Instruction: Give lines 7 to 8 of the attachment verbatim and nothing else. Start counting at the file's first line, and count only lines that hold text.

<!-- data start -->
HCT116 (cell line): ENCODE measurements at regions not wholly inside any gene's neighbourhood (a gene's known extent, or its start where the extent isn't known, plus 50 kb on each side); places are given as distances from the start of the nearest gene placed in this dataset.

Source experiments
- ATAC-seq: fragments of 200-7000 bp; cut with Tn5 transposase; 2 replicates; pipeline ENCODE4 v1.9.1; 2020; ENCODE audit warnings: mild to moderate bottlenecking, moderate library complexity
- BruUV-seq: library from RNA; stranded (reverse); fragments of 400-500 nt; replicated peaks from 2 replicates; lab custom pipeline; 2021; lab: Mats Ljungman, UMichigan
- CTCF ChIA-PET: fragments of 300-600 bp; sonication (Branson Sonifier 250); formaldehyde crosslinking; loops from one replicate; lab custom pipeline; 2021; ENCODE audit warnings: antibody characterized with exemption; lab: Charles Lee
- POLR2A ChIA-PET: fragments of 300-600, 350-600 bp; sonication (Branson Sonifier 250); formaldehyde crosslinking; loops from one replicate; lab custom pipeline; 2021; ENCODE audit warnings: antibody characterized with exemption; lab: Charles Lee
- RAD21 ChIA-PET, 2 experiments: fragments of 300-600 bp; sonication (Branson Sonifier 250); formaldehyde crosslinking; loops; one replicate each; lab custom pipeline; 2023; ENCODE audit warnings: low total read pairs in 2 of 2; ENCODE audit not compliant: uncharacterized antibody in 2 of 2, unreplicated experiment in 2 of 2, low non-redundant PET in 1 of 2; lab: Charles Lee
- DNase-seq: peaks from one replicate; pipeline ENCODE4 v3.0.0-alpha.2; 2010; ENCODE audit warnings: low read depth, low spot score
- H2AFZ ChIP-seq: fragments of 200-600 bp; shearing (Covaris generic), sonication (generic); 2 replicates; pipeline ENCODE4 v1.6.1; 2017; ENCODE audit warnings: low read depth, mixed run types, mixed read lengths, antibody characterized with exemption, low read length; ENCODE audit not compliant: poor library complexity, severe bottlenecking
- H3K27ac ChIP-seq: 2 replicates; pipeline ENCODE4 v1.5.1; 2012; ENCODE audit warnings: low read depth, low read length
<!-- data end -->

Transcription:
- RAD21 ChIA-PET, 2 experiments: fragments of 300-600 bp; sonication (Branson Sonifier 250); formaldehyde crosslinking; loops; one replicate each; lab custom pipeline; 2023; ENCODE audit warnings: low total read pairs in 2 of 2; ENCODE audit not compliant: uncharacterized antibody in 2 of 2, unreplicated experiment in 2 of 2, low non-redundant PET in 1 of 2; lab: Charles Lee
- DNase-seq: peaks from one replicate; pipeline ENCODE4 v3.0.0-alpha.2; 2010; ENCODE audit warnings: low read depth, low spot score